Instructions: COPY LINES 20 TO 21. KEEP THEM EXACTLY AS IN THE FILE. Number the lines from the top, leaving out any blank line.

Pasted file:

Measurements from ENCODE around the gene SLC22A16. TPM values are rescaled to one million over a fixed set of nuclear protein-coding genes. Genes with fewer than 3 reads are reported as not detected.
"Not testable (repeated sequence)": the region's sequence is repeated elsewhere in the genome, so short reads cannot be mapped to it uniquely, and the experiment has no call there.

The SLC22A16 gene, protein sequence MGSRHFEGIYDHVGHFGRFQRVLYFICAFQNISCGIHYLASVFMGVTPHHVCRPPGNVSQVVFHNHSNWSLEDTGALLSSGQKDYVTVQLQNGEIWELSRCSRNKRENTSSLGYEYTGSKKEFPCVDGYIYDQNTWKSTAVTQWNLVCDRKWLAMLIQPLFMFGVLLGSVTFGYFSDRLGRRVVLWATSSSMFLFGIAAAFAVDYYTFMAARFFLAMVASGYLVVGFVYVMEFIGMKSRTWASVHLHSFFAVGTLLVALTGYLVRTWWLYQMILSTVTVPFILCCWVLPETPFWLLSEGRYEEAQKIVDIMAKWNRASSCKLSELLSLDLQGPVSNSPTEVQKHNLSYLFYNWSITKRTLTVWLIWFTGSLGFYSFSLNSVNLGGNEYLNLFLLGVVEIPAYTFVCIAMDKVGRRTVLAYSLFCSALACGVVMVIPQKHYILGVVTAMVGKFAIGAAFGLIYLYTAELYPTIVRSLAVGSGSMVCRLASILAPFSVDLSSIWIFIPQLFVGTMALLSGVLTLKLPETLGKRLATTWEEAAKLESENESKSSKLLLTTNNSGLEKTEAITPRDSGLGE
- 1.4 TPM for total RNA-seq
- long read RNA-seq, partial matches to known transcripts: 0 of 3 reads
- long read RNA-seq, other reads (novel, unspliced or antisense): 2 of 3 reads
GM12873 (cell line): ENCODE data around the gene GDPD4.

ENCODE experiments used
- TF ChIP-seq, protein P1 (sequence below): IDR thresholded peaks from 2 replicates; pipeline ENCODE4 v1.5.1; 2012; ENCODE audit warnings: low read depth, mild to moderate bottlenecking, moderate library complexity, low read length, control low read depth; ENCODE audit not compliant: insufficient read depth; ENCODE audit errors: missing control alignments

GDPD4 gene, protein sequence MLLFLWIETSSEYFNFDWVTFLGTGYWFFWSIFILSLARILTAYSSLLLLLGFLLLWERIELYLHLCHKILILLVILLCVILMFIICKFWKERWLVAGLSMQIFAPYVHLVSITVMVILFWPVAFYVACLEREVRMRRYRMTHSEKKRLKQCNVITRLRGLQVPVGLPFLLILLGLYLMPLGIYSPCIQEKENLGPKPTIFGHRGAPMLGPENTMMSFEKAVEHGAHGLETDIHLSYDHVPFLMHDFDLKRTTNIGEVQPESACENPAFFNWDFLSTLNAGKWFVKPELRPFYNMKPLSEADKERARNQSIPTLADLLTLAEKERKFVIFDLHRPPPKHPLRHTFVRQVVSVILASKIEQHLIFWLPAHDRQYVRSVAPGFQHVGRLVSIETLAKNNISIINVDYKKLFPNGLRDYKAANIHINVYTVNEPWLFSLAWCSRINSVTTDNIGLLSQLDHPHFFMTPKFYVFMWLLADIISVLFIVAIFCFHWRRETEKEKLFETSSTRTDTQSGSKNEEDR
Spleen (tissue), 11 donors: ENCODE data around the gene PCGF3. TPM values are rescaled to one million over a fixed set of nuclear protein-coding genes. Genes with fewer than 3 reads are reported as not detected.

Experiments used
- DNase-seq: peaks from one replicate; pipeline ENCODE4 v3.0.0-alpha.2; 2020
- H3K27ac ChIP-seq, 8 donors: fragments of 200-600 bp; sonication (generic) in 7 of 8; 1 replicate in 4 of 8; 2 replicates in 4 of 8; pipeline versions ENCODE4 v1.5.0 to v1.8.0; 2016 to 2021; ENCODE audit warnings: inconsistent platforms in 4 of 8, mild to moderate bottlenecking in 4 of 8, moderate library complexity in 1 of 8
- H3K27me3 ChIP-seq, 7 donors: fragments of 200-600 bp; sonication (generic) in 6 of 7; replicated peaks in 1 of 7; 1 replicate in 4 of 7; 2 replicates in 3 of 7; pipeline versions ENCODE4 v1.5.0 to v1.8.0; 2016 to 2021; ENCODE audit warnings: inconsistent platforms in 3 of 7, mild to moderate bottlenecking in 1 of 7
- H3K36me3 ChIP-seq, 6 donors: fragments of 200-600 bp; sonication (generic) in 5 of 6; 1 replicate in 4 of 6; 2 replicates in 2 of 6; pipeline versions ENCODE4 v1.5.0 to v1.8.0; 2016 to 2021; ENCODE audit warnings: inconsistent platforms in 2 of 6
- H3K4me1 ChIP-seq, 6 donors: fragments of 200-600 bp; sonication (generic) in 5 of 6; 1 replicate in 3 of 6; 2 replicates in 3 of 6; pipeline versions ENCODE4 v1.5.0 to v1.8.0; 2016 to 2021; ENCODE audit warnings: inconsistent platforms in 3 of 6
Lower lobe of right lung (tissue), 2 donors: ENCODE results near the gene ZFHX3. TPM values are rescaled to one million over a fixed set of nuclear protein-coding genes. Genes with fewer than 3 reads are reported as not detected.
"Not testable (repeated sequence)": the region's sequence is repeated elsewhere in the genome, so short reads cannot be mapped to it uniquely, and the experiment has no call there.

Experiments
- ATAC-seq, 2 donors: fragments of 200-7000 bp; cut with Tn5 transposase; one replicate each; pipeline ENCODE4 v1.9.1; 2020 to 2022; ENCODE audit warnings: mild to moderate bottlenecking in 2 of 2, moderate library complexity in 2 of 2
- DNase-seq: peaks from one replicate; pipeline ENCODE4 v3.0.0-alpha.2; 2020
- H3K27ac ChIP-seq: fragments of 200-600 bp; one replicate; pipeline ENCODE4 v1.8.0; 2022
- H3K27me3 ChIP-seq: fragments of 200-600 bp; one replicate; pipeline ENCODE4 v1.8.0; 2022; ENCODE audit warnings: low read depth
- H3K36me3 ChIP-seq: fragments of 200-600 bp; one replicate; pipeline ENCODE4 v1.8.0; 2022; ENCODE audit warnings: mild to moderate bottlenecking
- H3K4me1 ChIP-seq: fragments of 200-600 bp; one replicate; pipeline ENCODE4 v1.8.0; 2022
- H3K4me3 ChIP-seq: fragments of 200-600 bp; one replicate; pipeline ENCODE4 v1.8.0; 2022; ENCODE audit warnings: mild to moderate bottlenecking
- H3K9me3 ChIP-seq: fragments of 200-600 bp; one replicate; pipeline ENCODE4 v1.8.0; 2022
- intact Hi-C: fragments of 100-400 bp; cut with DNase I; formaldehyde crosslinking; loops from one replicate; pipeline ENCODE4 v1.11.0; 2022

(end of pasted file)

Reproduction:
Experiments
- ATAC-seq, 2 donors: fragments of 200-7000 bp; cut with Tn5 transposase; one replicate each; pipeline ENCODE4 v1.9.1; 2020 to 2022; ENCODE audit warnings: mild to moderate bottlenecking in 2 of 2, moderate library complexity in 2 of 2